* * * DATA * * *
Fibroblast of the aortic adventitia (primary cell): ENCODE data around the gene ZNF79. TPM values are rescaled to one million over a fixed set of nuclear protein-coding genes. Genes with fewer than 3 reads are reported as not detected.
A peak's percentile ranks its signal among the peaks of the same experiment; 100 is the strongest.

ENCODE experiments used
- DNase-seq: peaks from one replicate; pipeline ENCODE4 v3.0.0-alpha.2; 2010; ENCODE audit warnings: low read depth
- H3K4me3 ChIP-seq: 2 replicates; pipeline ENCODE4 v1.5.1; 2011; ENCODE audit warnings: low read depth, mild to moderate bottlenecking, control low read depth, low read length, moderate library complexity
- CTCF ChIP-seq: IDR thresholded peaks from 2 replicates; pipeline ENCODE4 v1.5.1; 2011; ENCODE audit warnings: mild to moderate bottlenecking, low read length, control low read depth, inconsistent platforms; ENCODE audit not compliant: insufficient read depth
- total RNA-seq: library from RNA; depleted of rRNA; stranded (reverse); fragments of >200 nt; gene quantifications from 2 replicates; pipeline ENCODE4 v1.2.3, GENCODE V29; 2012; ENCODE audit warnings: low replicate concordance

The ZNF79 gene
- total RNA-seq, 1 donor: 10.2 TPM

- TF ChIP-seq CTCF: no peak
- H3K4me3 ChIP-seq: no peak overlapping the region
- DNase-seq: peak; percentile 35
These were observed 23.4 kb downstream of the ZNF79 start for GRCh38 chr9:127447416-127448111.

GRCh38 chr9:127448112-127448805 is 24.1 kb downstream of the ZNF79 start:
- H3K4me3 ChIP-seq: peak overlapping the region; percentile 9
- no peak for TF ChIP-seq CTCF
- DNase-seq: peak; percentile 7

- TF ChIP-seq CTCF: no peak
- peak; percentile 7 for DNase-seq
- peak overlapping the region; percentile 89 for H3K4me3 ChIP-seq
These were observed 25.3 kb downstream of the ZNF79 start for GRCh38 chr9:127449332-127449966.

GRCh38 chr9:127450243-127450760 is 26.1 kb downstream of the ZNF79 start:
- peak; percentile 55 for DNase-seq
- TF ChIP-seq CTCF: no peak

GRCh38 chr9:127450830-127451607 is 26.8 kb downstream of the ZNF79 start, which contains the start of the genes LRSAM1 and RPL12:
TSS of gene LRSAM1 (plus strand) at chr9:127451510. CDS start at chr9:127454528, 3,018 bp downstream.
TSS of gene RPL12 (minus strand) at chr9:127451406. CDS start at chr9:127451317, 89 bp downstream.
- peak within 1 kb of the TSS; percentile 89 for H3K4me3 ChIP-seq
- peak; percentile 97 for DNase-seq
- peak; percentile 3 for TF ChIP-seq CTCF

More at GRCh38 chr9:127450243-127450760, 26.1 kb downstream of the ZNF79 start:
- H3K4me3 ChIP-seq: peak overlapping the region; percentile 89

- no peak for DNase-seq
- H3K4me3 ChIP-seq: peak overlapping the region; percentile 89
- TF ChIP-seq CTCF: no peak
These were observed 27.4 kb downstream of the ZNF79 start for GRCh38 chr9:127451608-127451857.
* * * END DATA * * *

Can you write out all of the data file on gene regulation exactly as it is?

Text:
Fibroblast of the aortic adventitia (primary cell): ENCODE data around the gene ZNF79. TPM values are rescaled to one million over a fixed set of nuclear protein-coding genes. Genes with fewer than 3 reads are reported as not detected.
A peak's percentile ranks its signal among the peaks of the same experiment; 100 is the strongest.

ENCODE experiments used
- DNase-seq: peaks from one replicate; pipeline ENCODE4 v3.0.0-alpha.2; 2010; ENCODE audit warnings: low read depth
- H3K4me3 ChIP-seq: 2 replicates; pipeline ENCODE4 v1.5.1; 2011; ENCODE audit warnings: low read depth, mild to moderate bottlenecking, control low read depth, low read length, moderate library complexity
- CTCF ChIP-seq: IDR thresholded peaks from 2 replicates; pipeline ENCODE4 v1.5.1; 2011; ENCODE audit warnings: mild to moderate bottlenecking, low read length, control low read depth, inconsistent platforms; ENCODE audit not compliant: insufficient read depth
- total RNA-seq: library from RNA; depleted of rRNA; stranded (reverse); fragments of >200 nt; gene quantifications from 2 replicates; pipeline ENCODE4 v1.2.3, GENCODE V29; 2012; ENCODE audit warnings: low replicate concordance

The ZNF79 gene
- total RNA-seq, 1 donor: 10.2 TPM

- TF ChIP-seq CTCF: no peak
- H3K4me3 ChIP-seq: no peak overlapping the region
- DNase-seq: peak; percentile 35
These were observed 23.4 kb downstream of the ZNF79 start for GRCh38 chr9:127447416-127448111.

GRCh38 chr9:127448112-127448805 is 24.1 kb downstream of the ZNF79 start:
- H3K4me3 ChIP-seq: peak overlapping the region; percentile 9
- no peak for TF ChIP-seq CTCF
- DNase-seq: peak; percentile 7

- TF ChIP-seq CTCF: no peak
- peak; percentile 7 for DNase-seq
- peak overlapping the region; percentile 89 for H3K4me3 ChIP-seq
These were observed 25.3 kb downstream of the ZNF79 start for GRCh38 chr9:127449332-127449966.

GRCh38 chr9:127450243-127450760 is 26.1 kb downstream of the ZNF79 start:
- peak; percentile 55 for DNase-seq
- TF ChIP-seq CTCF: no peak

GRCh38 chr9:127450830-127451607 is 26.8 kb downstream of the ZNF79 start, which contains the start of the genes LRSAM1 and RPL12:
TSS of gene LRSAM1 (plus strand) at chr9:127451510. CDS start at chr9:127454528, 3,018 bp downstream.
TSS of gene RPL12 (minus strand) at chr9:127451406. CDS start at chr9:127451317, 89 bp downstream.
- peak within 1 kb of the TSS; percentile 89 for H3K4me3 ChIP-seq
- peak; percentile 97 for DNase-seq
- peak; percentile 3 for TF ChIP-seq CTCF

More at GRCh38 chr9:127450243-127450760, 26.1 kb downstream of the ZNF79 start:
- H3K4me3 ChIP-seq: peak overlapping the region; percentile 89

- no peak for DNase-seq
- H3K4me3 ChIP-seq: peak overlapping the region; percentile 89
- TF ChIP-seq CTCF: no peak
These were observed 27.4 kb downstream of the ZNF79 start for GRCh38 chr9:127451608-127451857.